After the league did not operate in 1953-54, pro hockey returned to New Haven yet again, this time in the form of the New Haven Blades, also of the now renamed Eastern Hockey League (EHL). The Blades managed to succeed where the Eagles, Tomahawks and Nutmegs had failed, and not only lasted beyond one season, but won the league championship in only their second try in 1956, bringing Connecticut it's first championship in state history.

The Blades were a competitive operation, making the playoffs in 15 of their 18 seasons, including three additional appearances in the finals (1960, 1961 and 1971) before the league folded following the 1971-72 season.

1965-66 New Haven Blades Team photo 1965-66NewHavenBladesTeam.jpg
The New Haven Blades of 1965-66

On the collegiate level, the University of Connecticut Huskies began play at the Division II level in 1964. In 1998 the Huskies moved up to Division I and joined the Metro Atlantic Athletic Conference, which became the Atlantic Hockey Association in 2003. UConn won the MAAC playoff championship in 2000 and has announced their move to Hockey East for the 2014-15 season.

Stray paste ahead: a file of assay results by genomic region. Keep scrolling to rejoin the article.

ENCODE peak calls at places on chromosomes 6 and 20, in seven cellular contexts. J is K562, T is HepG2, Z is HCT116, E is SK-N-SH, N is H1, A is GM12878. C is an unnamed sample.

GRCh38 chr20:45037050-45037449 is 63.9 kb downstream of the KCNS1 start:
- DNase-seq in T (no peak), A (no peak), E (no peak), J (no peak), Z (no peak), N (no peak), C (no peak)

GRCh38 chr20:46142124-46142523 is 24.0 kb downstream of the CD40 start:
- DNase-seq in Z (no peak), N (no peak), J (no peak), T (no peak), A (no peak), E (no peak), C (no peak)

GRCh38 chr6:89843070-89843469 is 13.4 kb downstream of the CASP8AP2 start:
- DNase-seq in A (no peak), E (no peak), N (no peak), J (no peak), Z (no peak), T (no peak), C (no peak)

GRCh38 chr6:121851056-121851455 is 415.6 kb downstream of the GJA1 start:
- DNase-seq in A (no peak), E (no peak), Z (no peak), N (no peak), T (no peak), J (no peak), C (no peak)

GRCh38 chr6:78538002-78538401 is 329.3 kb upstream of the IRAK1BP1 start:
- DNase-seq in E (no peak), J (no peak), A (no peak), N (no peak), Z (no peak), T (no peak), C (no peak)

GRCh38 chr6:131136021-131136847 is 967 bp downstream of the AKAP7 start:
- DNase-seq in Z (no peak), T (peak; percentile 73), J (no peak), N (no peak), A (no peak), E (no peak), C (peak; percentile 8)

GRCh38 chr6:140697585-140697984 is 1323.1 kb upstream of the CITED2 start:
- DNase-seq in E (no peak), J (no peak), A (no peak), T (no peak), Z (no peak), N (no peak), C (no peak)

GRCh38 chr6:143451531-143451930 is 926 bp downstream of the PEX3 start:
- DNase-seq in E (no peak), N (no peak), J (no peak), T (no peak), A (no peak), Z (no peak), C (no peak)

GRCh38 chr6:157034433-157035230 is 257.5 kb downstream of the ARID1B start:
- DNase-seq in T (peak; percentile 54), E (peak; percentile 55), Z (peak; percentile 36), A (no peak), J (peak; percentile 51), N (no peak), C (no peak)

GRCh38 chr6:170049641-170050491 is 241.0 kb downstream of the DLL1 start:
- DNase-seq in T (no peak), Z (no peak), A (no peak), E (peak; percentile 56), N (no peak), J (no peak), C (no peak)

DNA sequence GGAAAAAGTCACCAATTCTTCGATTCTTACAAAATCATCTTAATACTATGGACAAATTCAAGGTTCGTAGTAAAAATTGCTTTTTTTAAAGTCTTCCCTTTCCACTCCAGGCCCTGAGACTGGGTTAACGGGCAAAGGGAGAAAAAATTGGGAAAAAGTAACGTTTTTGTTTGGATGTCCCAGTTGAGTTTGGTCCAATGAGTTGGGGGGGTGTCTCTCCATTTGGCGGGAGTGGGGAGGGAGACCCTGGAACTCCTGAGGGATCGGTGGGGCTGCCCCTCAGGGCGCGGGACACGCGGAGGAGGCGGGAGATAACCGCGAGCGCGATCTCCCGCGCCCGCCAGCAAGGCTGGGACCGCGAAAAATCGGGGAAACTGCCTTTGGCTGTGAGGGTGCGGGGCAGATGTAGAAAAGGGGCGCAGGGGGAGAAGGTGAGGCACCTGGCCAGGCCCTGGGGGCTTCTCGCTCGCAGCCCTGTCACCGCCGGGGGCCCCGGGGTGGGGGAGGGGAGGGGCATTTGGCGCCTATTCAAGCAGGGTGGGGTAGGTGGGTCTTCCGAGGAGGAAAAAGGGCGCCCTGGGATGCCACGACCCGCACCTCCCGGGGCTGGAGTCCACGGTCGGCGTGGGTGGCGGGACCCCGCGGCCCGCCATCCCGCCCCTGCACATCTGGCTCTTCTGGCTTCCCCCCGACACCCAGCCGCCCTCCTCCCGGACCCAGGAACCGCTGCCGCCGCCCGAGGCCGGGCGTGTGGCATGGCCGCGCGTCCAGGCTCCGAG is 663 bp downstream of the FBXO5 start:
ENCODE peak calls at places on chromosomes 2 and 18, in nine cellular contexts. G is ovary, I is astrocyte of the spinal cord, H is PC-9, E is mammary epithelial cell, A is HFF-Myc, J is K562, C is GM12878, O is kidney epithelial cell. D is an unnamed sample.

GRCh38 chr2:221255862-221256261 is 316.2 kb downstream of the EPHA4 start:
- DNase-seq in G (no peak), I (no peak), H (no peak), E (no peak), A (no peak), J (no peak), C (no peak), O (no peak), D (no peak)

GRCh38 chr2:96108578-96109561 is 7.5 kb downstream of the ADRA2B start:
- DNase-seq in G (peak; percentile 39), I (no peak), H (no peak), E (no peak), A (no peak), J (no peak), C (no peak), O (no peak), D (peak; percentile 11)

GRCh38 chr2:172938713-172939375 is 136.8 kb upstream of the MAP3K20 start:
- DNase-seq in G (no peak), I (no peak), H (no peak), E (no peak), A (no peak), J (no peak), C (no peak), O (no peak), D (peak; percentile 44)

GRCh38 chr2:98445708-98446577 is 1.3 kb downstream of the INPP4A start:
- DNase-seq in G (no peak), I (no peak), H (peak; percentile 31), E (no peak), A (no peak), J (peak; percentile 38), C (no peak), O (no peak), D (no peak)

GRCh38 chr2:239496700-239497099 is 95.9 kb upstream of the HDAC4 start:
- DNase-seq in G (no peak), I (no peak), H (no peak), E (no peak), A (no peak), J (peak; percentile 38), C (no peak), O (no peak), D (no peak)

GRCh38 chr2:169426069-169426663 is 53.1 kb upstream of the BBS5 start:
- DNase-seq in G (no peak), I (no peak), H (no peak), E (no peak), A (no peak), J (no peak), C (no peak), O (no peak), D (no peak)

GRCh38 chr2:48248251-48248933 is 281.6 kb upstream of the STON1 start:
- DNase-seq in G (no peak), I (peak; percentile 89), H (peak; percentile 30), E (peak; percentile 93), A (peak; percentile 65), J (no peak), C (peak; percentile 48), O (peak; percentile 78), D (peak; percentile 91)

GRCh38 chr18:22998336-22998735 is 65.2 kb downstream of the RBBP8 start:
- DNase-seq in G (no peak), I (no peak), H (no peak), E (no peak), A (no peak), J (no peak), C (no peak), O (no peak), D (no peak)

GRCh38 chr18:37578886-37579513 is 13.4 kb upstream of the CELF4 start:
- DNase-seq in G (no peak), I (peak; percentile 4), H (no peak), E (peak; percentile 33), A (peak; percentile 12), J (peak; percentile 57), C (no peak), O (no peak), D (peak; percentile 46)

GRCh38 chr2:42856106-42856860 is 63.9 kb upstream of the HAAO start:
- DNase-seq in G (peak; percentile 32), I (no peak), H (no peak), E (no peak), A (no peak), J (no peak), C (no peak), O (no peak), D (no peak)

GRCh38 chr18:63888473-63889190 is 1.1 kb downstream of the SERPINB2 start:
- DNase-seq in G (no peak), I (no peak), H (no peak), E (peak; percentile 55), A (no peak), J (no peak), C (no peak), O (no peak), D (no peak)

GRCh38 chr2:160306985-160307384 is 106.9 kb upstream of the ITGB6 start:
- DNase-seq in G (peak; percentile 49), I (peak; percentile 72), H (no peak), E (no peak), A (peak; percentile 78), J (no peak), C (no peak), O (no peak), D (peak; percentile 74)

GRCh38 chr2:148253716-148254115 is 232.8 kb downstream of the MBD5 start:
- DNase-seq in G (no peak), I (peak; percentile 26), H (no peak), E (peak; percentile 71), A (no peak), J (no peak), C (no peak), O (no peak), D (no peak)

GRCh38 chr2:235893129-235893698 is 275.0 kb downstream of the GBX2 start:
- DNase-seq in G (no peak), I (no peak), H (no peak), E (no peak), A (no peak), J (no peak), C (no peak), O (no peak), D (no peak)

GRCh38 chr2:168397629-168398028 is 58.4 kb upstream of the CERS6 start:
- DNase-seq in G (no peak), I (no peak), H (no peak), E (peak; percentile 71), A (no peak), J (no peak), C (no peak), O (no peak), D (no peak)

The AHL returned to New Haven with the New Haven Nighthawks for the 1972-73 season. The Nighthawks existed for 20 years, reaching the Calder Cup Finals on four occasions (1975, 1978, 1979 and 1989). Notable players for the Nighthawks included Bobby Nystrom and Billy Smith, who would go on to win multiple Stanley Cups with the New York Islanders. The Nighthawks would change their name to the New Haven Senators for the 1992-93 season before the franchise was moved out of Connecticut.

The Fairfield University Stags in Fairfield, Connecticut began their hockey program in 1974, moving up to Division I status in 1997 before joining the Metro Atlantic conference in 1997 along with UConn. The program was disbanded for financial reasons following the 2002-03 season.

Hockey at it's highest level to date arrived in Connecticut on January 11, 1975 when the New England Whalers of the World Hockey Association played their first game, only based in Hartford, not New Haven. The Whalers were an annual contender in the WHA, having won the league's inaugural championship prior to moving to Connecticut. The Whalers qualified for the playoffs annually, again making it to the Avco Cup Finals in 1978.